Given what has happened in the financial services sector, I imagine that more transparency (and regulation) is just around the corner. This transparency will be demanded of people like you and me who, trusting more fully in themselves, seek to enter the conversation with their banks and financial advisors in a more consciously empowered way.
Hope compels us to take responsibility for the way things are and step forward to build things anew in a spirit of collaboration and community. However, we can't wait for hope to arise before we take action. In fact, it is in taking action to build a future that works better that we evoke hope in ourselves and others. This is a great act of Self-leadership and if we quiet ourselves enough we all hear the call to take this step forward.
No action is too small. You can do more with what you have than you think. The end of these crises will not, in my opinion, leave us back where we were before they started. That life and lifestyle is gone. This earthquake will leave the landscape of trust permanently and fundamentally changed. We will need to find new paths, new approaches, new collaborations, new communities in order to survive and flourish both locally and globally. We will be living in a new world. And, in a very real way, we already are. Day by day more of us awaken to the realization that we are already in a new world.
In this new world new capabilities and skills will be needed to survive and flourish. Today I can see at least three broad capabilities that everyone will need.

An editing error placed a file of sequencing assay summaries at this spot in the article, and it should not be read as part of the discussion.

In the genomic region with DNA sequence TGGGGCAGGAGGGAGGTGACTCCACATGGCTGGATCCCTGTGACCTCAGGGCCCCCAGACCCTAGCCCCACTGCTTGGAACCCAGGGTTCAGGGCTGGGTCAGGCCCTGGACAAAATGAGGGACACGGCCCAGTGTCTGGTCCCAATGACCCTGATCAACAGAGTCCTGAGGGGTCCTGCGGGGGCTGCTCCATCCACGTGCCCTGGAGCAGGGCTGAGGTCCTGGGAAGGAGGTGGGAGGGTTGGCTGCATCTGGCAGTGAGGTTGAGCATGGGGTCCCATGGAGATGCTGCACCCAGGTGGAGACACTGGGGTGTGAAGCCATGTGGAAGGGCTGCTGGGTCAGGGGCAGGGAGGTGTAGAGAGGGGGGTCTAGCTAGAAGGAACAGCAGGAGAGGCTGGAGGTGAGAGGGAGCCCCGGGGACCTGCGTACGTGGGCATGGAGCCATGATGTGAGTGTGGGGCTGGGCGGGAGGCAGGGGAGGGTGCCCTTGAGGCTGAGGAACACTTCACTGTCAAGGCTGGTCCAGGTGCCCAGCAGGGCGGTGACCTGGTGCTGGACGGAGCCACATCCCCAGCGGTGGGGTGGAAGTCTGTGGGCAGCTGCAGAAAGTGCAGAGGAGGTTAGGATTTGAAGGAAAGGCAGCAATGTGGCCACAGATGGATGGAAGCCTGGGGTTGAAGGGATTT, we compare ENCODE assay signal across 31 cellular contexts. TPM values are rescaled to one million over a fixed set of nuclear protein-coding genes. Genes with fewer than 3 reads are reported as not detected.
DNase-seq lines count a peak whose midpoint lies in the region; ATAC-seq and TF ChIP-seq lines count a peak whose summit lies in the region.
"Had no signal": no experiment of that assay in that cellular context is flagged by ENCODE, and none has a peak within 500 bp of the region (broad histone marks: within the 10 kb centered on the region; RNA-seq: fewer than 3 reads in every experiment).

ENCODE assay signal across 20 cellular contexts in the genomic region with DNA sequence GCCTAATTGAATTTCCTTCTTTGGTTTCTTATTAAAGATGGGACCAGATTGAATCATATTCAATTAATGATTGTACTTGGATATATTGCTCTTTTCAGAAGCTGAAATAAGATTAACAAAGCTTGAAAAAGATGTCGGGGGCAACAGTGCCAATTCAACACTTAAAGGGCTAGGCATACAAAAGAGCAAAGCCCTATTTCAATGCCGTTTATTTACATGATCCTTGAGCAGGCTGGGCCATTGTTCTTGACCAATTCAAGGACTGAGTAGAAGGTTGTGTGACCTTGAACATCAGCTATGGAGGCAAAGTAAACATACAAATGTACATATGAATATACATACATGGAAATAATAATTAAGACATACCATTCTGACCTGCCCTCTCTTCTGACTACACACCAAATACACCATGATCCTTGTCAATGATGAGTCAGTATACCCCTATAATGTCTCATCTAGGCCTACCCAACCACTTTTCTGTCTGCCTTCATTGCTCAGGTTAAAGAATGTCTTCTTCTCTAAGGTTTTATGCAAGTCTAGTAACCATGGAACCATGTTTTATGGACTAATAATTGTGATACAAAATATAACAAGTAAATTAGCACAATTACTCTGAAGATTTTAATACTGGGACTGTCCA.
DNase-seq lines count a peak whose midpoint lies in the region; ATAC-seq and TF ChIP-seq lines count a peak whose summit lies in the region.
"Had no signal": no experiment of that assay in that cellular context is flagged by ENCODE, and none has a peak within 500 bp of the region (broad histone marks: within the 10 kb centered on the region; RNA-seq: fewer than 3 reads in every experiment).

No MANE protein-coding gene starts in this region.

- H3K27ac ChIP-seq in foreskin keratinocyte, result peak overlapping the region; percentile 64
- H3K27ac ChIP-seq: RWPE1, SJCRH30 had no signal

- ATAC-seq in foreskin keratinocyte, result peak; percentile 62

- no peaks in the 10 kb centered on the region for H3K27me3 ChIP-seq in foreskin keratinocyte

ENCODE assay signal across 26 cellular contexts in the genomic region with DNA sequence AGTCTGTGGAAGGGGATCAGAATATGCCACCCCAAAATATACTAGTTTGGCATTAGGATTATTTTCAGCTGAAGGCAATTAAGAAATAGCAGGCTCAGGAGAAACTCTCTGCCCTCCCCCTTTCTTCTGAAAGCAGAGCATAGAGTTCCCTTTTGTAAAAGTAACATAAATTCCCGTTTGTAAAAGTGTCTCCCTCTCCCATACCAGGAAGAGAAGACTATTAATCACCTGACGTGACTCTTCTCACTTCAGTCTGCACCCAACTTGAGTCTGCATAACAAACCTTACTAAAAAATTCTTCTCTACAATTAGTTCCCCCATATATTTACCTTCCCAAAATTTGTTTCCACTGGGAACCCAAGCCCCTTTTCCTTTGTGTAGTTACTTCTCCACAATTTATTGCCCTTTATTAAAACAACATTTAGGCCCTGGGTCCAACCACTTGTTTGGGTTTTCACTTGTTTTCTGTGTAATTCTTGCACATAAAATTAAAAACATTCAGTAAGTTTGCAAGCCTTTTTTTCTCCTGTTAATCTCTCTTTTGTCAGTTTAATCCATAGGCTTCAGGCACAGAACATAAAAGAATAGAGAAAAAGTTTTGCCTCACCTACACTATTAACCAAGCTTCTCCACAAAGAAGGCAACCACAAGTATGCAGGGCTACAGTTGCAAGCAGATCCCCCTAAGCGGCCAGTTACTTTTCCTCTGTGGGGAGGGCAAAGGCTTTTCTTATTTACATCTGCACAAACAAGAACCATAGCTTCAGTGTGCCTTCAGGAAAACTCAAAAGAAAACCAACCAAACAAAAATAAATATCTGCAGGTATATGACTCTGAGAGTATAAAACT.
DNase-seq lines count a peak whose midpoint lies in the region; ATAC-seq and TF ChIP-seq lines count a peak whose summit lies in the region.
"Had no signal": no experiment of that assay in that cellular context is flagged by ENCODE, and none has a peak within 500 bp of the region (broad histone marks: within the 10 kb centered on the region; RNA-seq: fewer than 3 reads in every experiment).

- Self-leadership - everyone will need to be a leader in their own life. Everyone will need to learn to trust themselves and to face into life's challenges as true leaders do - simultaneously in contact with their fears but also able to bring forth a constructive response from the depth of their capacity, their resourcefulness, and their creativity. In this new world, spectators won't last very long.
- Entrepreneurship - everyone will need to see and respond to the world the way an entrepreneur does. They will need to see emerging unmet needs and re-vision and re-fashion themselves and their collaborators and communities in ways that offer to fulfill those needs.
- Self-education - everyone must learn how to learn. Change is occurring at an ever increasing rate. Novelty is winning by leaps and bounds. Those that cling to "the way things have been" will stop being competitive. In fact, the ability to learn and develop yourself, your organization, and your community faster and more powerfully will become the primary competitive advantage.
The world that we are awakening into is the world of the "compassion worker." Many years ago noted management theorist Peter Drucker coined the term "knowledge worker" and heralded that knowledge work will be the primary unit of production in the coming age. Well, the coming age came and went. Of course, I'm not saying that knowledge work will disappear just as Drucker wasn't saying that industrial labor would disappear.
What I'm saying is that knowledge work has to grow up and mature. And that will and is happening as more and more deeply care is being brought into the mission and structure of work. Riane Eisler has a new book that looks to speak to this (I haven't read it yet but it is on the stack :-) called The Real Wealth of Nations. According to the blurb she proposes a reinvention of economics in which caregiving is central. And, most curiously, she propses this as an alternative to both capitalism and socialism.
So the world as I see it will be filled with entrepreneurial leaders who see their primary business as caregiving of some kind and who are able to learn and adapt to emerging unmet needs and invent new possibilities to fulfill them. Pehaps this is just my dream, my hope. It may be, but this is the world that I am personally investing myself in building.